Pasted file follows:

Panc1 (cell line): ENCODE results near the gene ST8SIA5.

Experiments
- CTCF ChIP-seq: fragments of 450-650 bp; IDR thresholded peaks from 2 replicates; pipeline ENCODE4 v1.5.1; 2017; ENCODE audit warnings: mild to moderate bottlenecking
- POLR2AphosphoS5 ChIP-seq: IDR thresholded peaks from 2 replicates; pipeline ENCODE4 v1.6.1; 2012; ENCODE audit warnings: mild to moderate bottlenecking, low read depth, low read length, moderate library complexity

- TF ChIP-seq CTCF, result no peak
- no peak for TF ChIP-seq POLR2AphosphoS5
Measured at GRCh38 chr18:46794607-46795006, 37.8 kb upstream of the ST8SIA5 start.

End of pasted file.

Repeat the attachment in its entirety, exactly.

Panc1 (cell line): ENCODE results near the gene ST8SIA5.

Experiments
- CTCF ChIP-seq: fragments of 450-650 bp; IDR thresholded peaks from 2 replicates; pipeline ENCODE4 v1.5.1; 2017; ENCODE audit warnings: mild to moderate bottlenecking
- POLR2AphosphoS5 ChIP-seq: IDR thresholded peaks from 2 replicates; pipeline ENCODE4 v1.6.1; 2012; ENCODE audit warnings: mild to moderate bottlenecking, low read depth, low read length, moderate library complexity

- TF ChIP-seq CTCF, result no peak
- no peak for TF ChIP-seq POLR2AphosphoS5
Measured at GRCh38 chr18:46794607-46795006, 37.8 kb upstream of the ST8SIA5 start.